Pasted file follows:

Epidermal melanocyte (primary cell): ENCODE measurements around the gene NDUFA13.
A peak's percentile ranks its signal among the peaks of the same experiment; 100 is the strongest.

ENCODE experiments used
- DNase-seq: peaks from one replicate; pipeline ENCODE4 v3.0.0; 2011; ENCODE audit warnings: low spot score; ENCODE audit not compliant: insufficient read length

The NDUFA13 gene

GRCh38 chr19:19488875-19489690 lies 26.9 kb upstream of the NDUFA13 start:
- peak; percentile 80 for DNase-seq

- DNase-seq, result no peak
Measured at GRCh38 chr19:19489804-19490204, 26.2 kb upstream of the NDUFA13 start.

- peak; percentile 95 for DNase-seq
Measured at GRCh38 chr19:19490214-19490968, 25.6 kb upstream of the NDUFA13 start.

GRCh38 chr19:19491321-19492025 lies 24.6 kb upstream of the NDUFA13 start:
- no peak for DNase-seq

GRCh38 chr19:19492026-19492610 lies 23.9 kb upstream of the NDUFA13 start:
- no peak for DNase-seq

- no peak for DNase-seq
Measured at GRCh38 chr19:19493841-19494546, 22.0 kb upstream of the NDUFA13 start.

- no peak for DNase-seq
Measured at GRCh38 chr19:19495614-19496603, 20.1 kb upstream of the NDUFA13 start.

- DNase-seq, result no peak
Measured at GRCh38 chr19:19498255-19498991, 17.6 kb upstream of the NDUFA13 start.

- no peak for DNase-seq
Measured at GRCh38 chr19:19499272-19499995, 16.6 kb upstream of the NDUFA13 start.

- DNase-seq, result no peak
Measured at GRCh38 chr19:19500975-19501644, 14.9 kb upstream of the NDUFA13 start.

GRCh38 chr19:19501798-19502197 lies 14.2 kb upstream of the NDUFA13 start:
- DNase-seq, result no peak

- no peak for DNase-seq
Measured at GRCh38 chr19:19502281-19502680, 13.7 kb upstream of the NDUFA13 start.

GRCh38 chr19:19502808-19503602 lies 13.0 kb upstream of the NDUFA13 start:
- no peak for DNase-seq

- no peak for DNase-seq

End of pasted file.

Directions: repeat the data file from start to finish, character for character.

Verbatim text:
Epidermal melanocyte (primary cell): ENCODE measurements around the gene NDUFA13.
A peak's percentile ranks its signal among the peaks of the same experiment; 100 is the strongest.

ENCODE experiments used
- DNase-seq: peaks from one replicate; pipeline ENCODE4 v3.0.0; 2011; ENCODE audit warnings: low spot score; ENCODE audit not compliant: insufficient read length

The NDUFA13 gene

GRCh38 chr19:19488875-19489690 lies 26.9 kb upstream of the NDUFA13 start:
- peak; percentile 80 for DNase-seq

- DNase-seq, result no peak
Measured at GRCh38 chr19:19489804-19490204, 26.2 kb upstream of the NDUFA13 start.

- peak; percentile 95 for DNase-seq
Measured at GRCh38 chr19:19490214-19490968, 25.6 kb upstream of the NDUFA13 start.

GRCh38 chr19:19491321-19492025 lies 24.6 kb upstream of the NDUFA13 start:
- no peak for DNase-seq

GRCh38 chr19:19492026-19492610 lies 23.9 kb upstream of the NDUFA13 start:
- no peak for DNase-seq

- no peak for DNase-seq
Measured at GRCh38 chr19:19493841-19494546, 22.0 kb upstream of the NDUFA13 start.

- no peak for DNase-seq
Measured at GRCh38 chr19:19495614-19496603, 20.1 kb upstream of the NDUFA13 start.

- DNase-seq, result no peak
Measured at GRCh38 chr19:19498255-19498991, 17.6 kb upstream of the NDUFA13 start.

- no peak for DNase-seq
Measured at GRCh38 chr19:19499272-19499995, 16.6 kb upstream of the NDUFA13 start.

- DNase-seq, result no peak
Measured at GRCh38 chr19:19500975-19501644, 14.9 kb upstream of the NDUFA13 start.

GRCh38 chr19:19501798-19502197 lies 14.2 kb upstream of the NDUFA13 start:
- DNase-seq, result no peak

- no peak for DNase-seq
Measured at GRCh38 chr19:19502281-19502680, 13.7 kb upstream of the NDUFA13 start.

GRCh38 chr19:19502808-19503602 lies 13.0 kb upstream of the NDUFA13 start:
- no peak for DNase-seq

- no peak for DNase-seq